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Am J Hum Genet. 2013 Apr 4;92(4):584-9. doi: 10.1016/j.ajhg.2013.03.011.

PGAP2 mutations, affecting the GPI-anchor-synthesis pathway, cause hyperphosphatasia with mental retardation syndrome.

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Institute for Medical Genetics and Human Genetics, Charité Universitätsmedizin, 13353 Berlin, Germany.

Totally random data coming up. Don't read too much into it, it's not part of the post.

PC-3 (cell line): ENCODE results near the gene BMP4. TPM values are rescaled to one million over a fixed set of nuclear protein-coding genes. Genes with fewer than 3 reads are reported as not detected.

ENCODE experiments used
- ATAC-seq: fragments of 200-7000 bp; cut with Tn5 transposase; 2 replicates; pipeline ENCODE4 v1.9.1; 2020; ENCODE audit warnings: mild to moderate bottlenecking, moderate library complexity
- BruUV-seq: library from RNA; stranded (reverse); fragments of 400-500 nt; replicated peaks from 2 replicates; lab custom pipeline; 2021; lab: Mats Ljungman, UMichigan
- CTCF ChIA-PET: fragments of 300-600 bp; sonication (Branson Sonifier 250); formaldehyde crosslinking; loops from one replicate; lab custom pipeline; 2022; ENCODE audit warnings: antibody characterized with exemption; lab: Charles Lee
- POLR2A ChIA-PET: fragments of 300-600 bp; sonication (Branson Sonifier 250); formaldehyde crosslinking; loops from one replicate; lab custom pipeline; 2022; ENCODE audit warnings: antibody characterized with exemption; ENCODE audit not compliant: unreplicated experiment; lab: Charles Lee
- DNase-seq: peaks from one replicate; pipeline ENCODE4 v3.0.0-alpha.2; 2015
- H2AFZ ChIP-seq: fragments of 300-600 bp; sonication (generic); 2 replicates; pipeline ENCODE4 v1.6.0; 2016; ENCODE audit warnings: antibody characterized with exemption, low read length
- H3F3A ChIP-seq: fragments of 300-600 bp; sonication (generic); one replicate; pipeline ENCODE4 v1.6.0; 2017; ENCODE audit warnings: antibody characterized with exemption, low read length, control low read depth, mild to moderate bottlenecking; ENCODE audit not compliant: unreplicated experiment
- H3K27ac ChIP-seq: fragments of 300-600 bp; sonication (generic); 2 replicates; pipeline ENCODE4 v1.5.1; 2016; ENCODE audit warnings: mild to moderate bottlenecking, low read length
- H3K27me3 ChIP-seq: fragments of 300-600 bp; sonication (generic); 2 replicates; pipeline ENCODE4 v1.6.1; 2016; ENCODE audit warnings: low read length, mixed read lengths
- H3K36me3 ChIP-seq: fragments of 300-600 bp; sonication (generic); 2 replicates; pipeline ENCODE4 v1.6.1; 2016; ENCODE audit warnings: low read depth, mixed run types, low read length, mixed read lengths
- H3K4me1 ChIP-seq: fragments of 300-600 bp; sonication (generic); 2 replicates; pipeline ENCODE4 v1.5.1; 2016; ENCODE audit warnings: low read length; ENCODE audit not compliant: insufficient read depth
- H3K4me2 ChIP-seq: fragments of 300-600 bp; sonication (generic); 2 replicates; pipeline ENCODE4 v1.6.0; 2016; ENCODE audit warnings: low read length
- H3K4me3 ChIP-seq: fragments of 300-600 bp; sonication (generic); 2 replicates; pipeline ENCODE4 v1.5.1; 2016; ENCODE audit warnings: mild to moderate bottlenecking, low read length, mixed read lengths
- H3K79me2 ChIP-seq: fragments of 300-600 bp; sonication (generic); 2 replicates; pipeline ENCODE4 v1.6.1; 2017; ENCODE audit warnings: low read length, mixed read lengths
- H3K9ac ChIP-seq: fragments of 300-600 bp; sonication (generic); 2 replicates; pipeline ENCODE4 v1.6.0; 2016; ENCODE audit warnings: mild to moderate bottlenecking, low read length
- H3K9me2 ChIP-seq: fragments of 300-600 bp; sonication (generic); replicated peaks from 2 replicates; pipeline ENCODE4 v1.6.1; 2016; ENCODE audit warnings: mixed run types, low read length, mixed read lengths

Recently, mutations in genes involved in the biosynthesis of the glycosylphosphatidylinositol (GPI) anchor have been identified in a new subclass of congenital disorders of glycosylation (CDGs) with a distinct spectrum of clinical features. To date, mutations have been identified in six genes (PIGA, PIGL, PIGM, PIGN, PIGO, and PIGV) encoding proteins in the GPI-anchor-synthesis pathway in individuals with severe neurological features, including seizures, muscular hypotonia, and intellectual disability. We developed a diagnostic gene panel for targeting all known genes encoding proteins in the GPI-anchor-synthesis pathway to screen individuals matching these features, and we detected three missense mutations in PGAP2, c.46C>T, c.380T>C, and c.479C>T, in two unrelated individuals with hyperphosphatasia with mental retardation syndrome (HPMRS). The mutations cosegregated in the investigated families. PGAP2 is involved in fatty-acid GPI-anchor remodeling, which occurs in the Golgi apparatus and is required for stable association between GPI-anchored proteins and the cell-surface membrane rafts. Transfection of the altered protein constructs, p.Arg16Trp (NP_001243169.1), p.Leu127Ser, and p.Thr160Ile, into PGAP2-null cells showed only partial restoration of GPI-anchored marker proteins, CD55 and CD59, on the cell surface. In this work, we show that an impairment of GPI-anchor remodeling also causes HPMRS and conclude that targeted sequencing of the genes encoding proteins in the GPI-anchor-synthesis pathway is an effective diagnostic approach for this subclass of CDGs.

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